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State trooper's son hopes to follow in dad's footsteps

August 09, 2004|by BRIAN SHAPPELL

shappell@herald-mail.com

BOONSBORO - About 19 years ago, Michael Hegedus Sr. moved west from a job in Washington, D.C., to Washington County to become a Maryland State Police officer.

His son, a Boonsboro High School graduate and a former U.S. Marine, recently opted to go in the opposite direction, geographically, to carry on the family tradition.

Soon, 1st Sgt. Michael Hegedus Sr., who leads the Hagerstown barrack's investigative division, will not be the only one with that name working out of a Maryland State Police barrack. His son, Michael Hegedus Jr., is slated to finish at the Maryland State Police Academy in October before spending an additional month there in an associate's degree program.

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Hegedus Jr., who was discharged from the Marine Corps in December 2002 after serving for four years, was named president of the 121st class of the academy in Pikesville, Md.

Hegedus Sr., whose uncles were employed by police agencies in California and Pennsylvania, said it seemed likely for years that his son would join the military and follow in his footsteps with police work, and that he does not think of the danger his son may face on the job.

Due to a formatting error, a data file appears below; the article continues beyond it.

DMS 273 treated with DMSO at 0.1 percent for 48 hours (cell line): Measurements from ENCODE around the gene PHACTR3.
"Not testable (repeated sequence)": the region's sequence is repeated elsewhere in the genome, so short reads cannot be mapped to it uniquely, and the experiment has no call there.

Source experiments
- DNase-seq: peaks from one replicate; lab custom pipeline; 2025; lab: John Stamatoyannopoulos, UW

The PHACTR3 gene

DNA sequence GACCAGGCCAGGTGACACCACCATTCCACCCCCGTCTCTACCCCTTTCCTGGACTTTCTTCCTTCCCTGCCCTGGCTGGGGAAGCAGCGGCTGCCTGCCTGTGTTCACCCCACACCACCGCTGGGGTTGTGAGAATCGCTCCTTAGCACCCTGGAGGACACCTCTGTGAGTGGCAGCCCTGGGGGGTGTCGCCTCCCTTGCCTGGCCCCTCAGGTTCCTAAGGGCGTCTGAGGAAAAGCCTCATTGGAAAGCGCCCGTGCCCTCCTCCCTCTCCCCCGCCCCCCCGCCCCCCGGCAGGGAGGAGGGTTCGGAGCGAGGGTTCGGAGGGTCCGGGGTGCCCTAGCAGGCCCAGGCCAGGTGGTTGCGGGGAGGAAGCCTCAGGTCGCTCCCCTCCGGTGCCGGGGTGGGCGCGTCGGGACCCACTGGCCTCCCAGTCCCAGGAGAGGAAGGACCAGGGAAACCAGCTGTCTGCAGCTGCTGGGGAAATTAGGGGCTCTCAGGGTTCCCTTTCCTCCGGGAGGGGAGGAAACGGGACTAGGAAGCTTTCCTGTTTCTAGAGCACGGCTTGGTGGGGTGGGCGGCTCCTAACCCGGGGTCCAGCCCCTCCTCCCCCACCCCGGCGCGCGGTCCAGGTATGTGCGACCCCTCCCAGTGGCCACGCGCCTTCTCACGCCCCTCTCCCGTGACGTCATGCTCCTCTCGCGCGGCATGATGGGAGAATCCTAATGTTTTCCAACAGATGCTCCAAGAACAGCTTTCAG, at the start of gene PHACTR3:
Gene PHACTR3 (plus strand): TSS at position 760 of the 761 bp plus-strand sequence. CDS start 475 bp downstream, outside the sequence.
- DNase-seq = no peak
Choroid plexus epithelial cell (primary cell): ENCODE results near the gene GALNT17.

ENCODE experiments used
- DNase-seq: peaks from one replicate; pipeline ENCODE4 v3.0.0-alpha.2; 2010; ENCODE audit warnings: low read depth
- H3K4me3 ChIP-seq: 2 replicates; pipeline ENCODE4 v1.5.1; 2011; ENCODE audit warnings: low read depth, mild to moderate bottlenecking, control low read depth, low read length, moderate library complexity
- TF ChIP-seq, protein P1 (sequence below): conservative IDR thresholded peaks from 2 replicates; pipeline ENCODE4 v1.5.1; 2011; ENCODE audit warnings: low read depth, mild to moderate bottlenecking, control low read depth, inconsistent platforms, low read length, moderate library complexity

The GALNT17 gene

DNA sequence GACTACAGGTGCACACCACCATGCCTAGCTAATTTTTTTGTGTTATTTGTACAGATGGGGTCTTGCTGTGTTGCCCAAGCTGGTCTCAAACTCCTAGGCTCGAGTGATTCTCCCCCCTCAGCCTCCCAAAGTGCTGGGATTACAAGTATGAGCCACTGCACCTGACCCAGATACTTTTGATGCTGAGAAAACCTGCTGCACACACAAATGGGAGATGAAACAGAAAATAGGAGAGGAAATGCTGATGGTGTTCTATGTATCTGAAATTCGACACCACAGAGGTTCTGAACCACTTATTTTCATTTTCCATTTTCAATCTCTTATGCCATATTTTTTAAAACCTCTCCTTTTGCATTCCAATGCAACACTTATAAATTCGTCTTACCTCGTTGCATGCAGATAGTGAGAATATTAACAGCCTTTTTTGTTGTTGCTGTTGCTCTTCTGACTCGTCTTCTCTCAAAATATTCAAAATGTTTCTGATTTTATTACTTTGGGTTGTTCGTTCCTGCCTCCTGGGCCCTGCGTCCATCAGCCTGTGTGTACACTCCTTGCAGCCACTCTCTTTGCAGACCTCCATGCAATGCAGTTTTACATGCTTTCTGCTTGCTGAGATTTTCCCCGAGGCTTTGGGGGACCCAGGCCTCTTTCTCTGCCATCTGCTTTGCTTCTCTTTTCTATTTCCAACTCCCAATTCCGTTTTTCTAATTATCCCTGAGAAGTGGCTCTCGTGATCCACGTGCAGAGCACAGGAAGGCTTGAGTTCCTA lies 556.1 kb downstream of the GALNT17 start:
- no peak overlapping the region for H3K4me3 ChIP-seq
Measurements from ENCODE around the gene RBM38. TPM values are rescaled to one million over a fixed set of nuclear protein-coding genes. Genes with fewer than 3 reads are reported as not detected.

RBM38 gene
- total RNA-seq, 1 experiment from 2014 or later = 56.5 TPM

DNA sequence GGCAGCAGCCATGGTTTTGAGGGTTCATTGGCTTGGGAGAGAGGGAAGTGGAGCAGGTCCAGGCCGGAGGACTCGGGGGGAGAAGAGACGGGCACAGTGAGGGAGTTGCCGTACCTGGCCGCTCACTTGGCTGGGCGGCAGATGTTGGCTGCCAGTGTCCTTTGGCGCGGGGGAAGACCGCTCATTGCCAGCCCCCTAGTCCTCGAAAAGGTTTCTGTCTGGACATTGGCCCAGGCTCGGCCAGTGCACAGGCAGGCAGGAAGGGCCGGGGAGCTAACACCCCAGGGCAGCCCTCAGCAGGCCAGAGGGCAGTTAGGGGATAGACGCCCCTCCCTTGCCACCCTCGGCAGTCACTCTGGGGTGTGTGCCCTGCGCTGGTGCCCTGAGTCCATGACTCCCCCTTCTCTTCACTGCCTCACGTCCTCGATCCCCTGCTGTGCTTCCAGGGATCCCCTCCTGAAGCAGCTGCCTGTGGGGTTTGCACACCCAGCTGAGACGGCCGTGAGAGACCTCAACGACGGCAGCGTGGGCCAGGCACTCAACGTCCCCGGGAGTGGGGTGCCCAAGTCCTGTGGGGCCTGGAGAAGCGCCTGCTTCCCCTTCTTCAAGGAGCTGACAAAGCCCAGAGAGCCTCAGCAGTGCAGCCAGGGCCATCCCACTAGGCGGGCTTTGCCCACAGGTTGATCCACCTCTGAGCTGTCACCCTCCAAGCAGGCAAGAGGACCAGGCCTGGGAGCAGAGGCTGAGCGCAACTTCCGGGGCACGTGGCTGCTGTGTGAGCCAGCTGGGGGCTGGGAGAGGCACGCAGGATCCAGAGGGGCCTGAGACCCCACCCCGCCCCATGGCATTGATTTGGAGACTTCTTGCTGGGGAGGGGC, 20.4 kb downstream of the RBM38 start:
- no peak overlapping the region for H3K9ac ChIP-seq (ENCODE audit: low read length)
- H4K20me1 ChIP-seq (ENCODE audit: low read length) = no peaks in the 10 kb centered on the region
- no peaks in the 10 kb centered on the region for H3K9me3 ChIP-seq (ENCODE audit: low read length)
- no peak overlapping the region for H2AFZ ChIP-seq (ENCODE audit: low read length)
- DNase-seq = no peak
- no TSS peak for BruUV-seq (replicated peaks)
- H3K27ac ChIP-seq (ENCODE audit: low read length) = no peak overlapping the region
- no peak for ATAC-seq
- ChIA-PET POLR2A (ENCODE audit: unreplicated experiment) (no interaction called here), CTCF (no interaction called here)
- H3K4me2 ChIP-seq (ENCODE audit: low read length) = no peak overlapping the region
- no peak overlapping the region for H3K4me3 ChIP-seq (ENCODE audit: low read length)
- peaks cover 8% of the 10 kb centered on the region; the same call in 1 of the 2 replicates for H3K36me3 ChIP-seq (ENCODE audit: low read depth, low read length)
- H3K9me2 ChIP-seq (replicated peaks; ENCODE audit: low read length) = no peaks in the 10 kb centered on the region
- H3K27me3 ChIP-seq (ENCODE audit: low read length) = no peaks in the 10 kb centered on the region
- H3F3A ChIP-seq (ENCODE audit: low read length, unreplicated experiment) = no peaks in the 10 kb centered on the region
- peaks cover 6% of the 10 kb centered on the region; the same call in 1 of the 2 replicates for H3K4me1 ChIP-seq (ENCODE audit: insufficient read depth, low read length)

"You're just proud that your son follows in your footsteps," he said.

Hegedus Jr. said the experience at the 26-week academy is similar to boot camp.

"There's really no difference, other than more book work," he said. "But at least there's no sand fleas."

Hegedus Jr. also said he would have liked to have served abroad because he trained with and became close to the soldiers in his unit. He remains on "recall" status through 2006.

Now, Hegedus Jr. is trying to get through the rest of his days at the academy with as few demerits as possible. He said students are not allowed to leave on weekends if they have accrued 10 or more demerits for reasons such as wearing a uniform that is not properly pressed or having dust in a bedroom.

Finishing the strict and physically demanding academy is a task his father said he does not envy.

"I wouldn't want to go through it again," said Hegedus Sr. "You're theirs for 26 weeks. It's tough."

And though Hegedus Sr. has the lofty position of having a part in nearly every major investigation at the department, his son likely will spend time patrolling the roads to start his police career.

Hegedus Sr. told his son that he can expect a lot of tall tales and sob stories.

"Oh, the excuses people have for speeding. This one woman said she had to go to the bathroom, ran into the weeds and just went to the bathroom," Hegedus Sr. recalled.

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